sunny morning. The birds were hopping and twittering among the
bushes, and the squirrels were busy on the branches of the trees.
Surely," thought Rip, "I have not slept here all night." lie
remembered what had happened before he fell asleep. The strange
man with the keg of liquor,-the mountain ravine,the hollow among
the rocks,-the mournful party at ninepins, -the bottle.
" O! that bottle ! that dreadful bottle !" thought Rip
; "what excuse 24 shall I make to Dame Van Winkle?"
He looked round for his gun, but in place of the nice, clean gun
he had taken with him, he found lying by him one that was covered
with rust,25 and nearly falling to pieces. He now thought that
the queer old man of the mountain had taken his own gun from him
while he slept.
Wolf, too, had disappeared, but he might have wandered away in
search 26 of a squirrel. He whistled after him and shouted his
name, but all in vain. The echoes repeated 27 his whistle and shout,2S
but no dog was to be seen.29
He determined 30 to revisit 31 the hollow, and, if he met any of
the party, to demand his dog and gun. As he rose to walk, he found
himself stiff3a and wanting in his usual activity.33
These mountain beds do not agree with me 34," thought Rip, "and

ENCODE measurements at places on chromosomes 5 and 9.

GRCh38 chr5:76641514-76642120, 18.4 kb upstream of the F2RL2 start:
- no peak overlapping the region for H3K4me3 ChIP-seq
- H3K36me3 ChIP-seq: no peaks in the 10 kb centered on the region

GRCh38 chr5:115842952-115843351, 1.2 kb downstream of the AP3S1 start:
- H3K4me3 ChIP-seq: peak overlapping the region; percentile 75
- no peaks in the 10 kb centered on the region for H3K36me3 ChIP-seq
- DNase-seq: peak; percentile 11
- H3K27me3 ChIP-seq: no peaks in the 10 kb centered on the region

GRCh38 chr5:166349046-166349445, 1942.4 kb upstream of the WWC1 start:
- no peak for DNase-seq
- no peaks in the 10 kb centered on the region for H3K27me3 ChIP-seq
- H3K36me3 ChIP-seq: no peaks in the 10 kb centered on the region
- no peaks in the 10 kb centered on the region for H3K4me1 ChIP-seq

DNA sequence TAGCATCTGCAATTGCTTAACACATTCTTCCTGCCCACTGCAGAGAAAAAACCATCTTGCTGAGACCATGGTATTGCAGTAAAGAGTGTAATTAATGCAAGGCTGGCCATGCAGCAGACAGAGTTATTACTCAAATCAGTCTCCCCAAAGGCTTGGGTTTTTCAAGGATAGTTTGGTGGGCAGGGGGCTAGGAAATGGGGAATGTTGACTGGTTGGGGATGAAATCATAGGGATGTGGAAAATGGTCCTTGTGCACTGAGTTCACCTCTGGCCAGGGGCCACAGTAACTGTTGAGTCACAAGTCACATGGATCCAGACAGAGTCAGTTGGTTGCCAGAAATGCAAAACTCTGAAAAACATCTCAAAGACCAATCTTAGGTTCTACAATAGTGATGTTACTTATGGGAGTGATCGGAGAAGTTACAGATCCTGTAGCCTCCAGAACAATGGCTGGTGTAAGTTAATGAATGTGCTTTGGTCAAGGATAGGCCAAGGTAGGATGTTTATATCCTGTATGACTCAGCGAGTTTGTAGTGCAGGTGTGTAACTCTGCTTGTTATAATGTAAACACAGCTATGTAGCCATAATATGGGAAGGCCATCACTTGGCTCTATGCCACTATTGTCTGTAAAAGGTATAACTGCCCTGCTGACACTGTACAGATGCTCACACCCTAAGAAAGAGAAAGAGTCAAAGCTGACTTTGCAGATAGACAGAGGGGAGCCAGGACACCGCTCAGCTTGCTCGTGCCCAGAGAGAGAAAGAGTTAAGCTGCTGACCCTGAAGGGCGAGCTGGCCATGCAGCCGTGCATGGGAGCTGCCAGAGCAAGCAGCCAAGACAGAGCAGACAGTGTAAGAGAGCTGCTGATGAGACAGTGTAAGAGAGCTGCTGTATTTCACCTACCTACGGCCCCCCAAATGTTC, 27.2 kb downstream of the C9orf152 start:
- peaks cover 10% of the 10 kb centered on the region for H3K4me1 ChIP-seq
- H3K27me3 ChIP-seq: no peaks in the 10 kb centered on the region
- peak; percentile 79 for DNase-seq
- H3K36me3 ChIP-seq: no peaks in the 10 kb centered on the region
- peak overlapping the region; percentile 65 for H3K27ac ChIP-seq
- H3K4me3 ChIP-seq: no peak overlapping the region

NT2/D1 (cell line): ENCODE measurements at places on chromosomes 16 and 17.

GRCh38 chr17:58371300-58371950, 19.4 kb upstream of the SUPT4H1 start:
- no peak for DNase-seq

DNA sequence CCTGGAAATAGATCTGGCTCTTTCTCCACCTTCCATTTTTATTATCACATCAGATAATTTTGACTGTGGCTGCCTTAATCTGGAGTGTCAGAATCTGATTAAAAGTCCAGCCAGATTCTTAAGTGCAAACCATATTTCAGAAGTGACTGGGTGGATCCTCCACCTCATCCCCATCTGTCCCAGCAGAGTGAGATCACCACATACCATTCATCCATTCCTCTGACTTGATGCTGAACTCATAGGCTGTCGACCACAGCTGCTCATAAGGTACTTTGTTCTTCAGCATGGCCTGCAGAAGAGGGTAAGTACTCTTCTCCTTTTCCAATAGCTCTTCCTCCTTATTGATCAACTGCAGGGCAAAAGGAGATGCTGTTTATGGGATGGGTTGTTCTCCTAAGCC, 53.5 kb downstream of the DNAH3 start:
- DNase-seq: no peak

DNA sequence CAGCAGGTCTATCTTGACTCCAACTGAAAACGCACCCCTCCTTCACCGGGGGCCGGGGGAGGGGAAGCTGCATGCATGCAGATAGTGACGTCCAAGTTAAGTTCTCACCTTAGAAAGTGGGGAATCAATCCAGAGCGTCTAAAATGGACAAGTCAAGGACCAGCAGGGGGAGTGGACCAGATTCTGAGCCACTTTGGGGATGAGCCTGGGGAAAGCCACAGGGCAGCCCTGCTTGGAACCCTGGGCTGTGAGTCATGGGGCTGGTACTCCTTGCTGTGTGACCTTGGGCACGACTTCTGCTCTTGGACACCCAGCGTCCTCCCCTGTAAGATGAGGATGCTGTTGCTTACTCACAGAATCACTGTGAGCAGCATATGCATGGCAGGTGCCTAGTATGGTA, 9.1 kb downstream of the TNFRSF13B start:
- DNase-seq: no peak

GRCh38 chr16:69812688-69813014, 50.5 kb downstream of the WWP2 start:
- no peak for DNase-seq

if this ramble should make me ill, I shall have to stay at home,
and Dame Van Winkle will give me a nice time ! "
With some difficulty 35 he made his way down ; he found the gully
which he and his companion had ascended the evening
before; but, to his surprise, a mountain torrent was now flowing
36 down it.
He, however, managed to climb up its sides, working his way through
He again called and whistled after his dog. He was only answered
by the cawing 37 of idle crows, flying high in the air about a
dry tree that overhung a sunny rock.38
What was to be done 139 The morning was passing away,4o and Rip
felt very hungry for want of his breakfast.41 ' He was sorry to
lose his dog and gun ; he feared to meet his wife ; but he did
not want to starve among the mountains. He shook his head, took
up the rusty 25 gun, and, with a heart full of trouble and ansiety,42
turned his steps homeward.
As he approached the village he met a number of people, but none